Many dangers are associated with drinking, and you are likely already familiar with the way that drinking and driving can lead to severe injuries and even death. Those who consume alcohol in large quantities over a long period also set themselves up for the potential of developing severe effects on their health, such as liver disease. Alcohol also generates something called cross-sensitization. This means that it can cause someone’s body to heighten the brain reactions that are felt when a person drinks alcohol. This cross-sensitivity can cause that person to seek then out new experiences that generate the same response. For instance, someone might choose to try cocaine to feel a sense of excitement that they initially feel when they drink.

What are the Signs of Addiction?

With alcohol, addiction tends to build up slowly until a person begins to worry about whether or not they have crossed the line. Some people never realize that it is their drinking that led them to use a stronger type of drug. In either case, the signs of addiction tend to be similar. Someone who is addicted to drugs or alcohol will experience cravings that cause them to want to use the substance even when they know that it is harming their life.

A person that has found out the hard way that the truth is alcohol considered a gateway drug is yes may also find that they need more of the substance to experience the same effects that they did before. This is called tolerance, and it develops as the brain begins to react differently to the chemicals that a person puts into their body. The use of multiple kinds of drugs combined with alcohol can lead to a stronger tolerance level while also increasing the dangers that the misuse poses to a person’s mind and body.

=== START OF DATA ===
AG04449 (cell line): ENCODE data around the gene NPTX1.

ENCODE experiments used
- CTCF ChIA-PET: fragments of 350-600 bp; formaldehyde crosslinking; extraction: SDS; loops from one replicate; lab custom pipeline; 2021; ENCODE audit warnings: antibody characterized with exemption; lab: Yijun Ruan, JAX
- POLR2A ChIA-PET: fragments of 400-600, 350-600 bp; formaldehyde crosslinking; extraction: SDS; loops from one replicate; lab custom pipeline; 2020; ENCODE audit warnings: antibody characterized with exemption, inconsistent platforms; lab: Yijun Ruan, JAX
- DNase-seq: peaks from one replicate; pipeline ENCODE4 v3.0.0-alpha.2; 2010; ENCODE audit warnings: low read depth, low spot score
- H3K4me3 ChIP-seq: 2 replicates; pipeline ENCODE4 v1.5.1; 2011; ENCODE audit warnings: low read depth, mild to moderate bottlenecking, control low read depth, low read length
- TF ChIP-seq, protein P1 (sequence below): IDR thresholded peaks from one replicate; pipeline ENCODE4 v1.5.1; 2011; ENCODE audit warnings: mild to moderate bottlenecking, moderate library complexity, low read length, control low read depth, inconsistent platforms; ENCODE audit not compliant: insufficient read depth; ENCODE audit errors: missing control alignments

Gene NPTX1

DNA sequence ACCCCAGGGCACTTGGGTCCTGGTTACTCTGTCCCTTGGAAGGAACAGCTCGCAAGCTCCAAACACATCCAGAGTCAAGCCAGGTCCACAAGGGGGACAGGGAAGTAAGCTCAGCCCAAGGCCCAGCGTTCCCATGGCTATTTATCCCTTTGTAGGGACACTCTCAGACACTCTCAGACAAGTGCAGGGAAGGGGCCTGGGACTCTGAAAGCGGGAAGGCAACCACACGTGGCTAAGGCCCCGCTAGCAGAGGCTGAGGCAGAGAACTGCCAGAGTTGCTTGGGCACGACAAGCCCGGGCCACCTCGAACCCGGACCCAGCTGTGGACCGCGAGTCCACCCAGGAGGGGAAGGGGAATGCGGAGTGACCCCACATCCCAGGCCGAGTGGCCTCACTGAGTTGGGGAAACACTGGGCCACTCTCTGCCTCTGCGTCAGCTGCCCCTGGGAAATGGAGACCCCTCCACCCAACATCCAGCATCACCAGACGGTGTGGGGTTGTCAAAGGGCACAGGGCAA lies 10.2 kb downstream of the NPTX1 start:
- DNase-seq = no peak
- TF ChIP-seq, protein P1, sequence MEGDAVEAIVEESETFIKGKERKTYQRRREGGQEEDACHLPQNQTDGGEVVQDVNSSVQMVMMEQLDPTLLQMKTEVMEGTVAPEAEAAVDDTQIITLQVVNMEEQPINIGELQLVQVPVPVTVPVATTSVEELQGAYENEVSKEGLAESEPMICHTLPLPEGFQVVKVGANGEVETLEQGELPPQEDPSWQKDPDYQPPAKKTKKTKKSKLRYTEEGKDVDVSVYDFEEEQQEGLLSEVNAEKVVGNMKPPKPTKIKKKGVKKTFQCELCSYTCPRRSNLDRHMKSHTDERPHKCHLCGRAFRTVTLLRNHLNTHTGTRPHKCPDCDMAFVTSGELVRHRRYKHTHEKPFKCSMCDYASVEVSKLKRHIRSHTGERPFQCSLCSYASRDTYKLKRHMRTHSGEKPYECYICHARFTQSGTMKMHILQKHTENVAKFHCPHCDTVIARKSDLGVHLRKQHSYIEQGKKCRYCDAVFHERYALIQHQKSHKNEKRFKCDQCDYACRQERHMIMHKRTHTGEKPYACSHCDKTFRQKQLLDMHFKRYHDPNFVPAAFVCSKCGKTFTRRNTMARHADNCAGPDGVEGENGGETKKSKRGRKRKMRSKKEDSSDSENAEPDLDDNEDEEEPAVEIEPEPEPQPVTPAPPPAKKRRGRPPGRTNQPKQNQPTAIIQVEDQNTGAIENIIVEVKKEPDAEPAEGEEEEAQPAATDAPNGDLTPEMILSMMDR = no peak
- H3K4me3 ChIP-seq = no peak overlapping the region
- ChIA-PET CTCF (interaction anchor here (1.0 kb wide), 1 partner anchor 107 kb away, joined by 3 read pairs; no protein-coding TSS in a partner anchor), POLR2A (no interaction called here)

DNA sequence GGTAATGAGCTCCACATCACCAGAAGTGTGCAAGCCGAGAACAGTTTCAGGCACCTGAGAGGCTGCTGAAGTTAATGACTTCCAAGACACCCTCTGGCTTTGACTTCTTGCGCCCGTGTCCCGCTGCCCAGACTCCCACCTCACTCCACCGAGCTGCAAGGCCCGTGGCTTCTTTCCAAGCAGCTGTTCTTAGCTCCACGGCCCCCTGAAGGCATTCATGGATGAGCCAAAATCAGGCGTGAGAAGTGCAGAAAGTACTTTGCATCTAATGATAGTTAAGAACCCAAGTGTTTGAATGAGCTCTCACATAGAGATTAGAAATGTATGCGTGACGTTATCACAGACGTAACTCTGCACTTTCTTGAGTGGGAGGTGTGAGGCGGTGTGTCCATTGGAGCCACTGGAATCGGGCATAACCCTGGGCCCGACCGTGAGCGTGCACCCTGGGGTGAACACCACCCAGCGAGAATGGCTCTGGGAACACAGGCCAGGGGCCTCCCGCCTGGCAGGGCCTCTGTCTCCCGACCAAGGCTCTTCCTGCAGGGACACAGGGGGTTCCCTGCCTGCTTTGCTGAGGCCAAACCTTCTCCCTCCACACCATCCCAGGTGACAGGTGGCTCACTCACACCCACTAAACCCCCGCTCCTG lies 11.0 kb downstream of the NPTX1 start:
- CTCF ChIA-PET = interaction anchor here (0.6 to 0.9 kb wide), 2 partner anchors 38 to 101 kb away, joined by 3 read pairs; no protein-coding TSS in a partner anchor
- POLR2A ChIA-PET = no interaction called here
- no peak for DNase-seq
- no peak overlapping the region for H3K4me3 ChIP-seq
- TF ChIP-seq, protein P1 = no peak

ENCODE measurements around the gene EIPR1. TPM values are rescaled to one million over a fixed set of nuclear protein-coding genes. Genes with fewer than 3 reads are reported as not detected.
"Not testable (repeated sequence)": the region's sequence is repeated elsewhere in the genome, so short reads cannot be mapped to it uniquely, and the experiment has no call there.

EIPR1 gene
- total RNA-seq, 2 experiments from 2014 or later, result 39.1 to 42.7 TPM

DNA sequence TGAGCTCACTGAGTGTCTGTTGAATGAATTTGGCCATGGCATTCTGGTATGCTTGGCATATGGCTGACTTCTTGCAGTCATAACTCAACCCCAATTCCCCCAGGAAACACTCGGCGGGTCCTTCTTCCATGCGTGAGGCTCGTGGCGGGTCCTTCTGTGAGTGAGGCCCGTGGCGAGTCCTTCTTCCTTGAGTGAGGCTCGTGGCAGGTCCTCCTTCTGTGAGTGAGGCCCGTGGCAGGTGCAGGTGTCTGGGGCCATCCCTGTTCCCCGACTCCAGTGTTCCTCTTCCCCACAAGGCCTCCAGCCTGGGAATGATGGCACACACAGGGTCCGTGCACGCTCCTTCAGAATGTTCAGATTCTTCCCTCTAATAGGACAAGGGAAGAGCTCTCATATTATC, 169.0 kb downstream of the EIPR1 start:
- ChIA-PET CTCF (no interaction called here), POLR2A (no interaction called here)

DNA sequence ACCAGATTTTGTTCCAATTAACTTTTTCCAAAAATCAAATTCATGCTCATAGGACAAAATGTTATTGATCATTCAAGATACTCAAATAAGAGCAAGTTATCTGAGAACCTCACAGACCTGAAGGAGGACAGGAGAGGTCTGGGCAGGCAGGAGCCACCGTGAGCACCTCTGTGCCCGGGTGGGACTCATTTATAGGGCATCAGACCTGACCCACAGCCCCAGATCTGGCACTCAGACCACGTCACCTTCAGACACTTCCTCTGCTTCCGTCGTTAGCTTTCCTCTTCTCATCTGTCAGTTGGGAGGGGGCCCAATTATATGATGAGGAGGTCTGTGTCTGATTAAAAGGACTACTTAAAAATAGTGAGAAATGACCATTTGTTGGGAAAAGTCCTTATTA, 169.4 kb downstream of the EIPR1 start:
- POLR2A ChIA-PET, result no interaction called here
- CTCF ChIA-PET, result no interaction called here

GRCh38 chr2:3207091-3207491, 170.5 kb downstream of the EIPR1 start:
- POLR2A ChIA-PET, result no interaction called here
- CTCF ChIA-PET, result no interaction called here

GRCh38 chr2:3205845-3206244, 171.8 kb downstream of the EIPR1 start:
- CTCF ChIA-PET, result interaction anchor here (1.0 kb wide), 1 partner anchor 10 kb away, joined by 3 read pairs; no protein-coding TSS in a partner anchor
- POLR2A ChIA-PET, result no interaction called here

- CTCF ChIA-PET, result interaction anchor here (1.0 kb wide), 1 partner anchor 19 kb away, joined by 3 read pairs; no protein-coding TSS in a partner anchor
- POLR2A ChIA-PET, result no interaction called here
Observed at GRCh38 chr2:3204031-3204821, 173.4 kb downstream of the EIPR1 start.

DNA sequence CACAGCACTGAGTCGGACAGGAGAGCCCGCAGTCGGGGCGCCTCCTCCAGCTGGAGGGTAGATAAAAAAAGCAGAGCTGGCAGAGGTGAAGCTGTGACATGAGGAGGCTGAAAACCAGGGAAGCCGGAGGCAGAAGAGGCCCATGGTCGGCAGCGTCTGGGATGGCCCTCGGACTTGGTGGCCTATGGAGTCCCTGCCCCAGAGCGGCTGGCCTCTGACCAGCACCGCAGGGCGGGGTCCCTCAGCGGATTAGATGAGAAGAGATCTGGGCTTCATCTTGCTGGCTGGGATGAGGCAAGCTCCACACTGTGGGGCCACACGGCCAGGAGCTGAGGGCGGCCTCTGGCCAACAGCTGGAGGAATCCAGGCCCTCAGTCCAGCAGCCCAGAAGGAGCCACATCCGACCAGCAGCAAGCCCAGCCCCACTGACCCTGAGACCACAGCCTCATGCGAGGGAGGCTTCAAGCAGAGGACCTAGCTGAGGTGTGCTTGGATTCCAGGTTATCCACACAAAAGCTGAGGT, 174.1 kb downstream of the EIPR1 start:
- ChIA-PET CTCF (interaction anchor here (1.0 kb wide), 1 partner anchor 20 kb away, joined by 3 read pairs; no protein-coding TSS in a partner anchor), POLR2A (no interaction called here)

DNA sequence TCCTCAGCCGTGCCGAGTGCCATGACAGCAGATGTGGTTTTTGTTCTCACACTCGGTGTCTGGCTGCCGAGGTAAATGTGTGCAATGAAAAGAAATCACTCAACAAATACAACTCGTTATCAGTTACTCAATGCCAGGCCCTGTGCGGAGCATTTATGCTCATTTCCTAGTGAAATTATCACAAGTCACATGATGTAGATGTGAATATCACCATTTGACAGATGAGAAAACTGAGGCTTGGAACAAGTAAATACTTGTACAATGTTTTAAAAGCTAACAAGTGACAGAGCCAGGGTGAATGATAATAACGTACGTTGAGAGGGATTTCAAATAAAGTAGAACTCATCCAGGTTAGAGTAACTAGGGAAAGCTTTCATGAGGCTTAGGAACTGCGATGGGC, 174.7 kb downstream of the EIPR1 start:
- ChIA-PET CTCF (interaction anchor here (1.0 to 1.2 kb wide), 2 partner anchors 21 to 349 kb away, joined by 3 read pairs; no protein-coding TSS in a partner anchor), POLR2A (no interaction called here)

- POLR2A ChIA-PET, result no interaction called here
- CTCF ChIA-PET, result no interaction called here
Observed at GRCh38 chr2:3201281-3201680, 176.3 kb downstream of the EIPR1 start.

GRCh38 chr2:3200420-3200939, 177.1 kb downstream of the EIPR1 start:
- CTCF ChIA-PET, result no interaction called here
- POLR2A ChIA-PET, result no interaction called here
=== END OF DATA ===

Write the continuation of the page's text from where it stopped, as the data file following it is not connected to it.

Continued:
When alcohol is used as a gateway drug, you might notice that they give it up as they begin to rely upon potent substances such as heroin or meth more. In some cases, they may continue to drink and mix the substances. This places them at risk for a severe overdose since alcohol does not mix safely with certain drugs. For instance, alcohol and prescription pain killers both depress the nervous system, which can lead to a coma or death.

How Can Someone Get Help for Alcohol or Drug Misuse?

It is always sad when drinking alcohol turns into an addiction, but it is good to know that help is available. With professional counseling, people can overcome their addictions to drugs and alcohol and look forward to a healthy life in sobriety. The process of working through addictive behavior patterns looks different for everyone, and you or your loved one can benefit from reaching out for help.

Gateway drugs often seem so innocent at first that teens and young adults don’t think anything of trying it. Even older adults can be misled by the enjoyable effects of having that glass of beer or wine when they get home from work. Talking to teens and young adults about why is alcohol considered a gateway drug is the best way to help them avoid falling into the trap of using stronger substances, and everyone should watch out for the signs of addiction in the people that they know. Whether you find yourself dealing with addiction or notice the signs in someone you love, seeking help as soon as possible helps to break the chains that are put in place by imbibing in alcohol.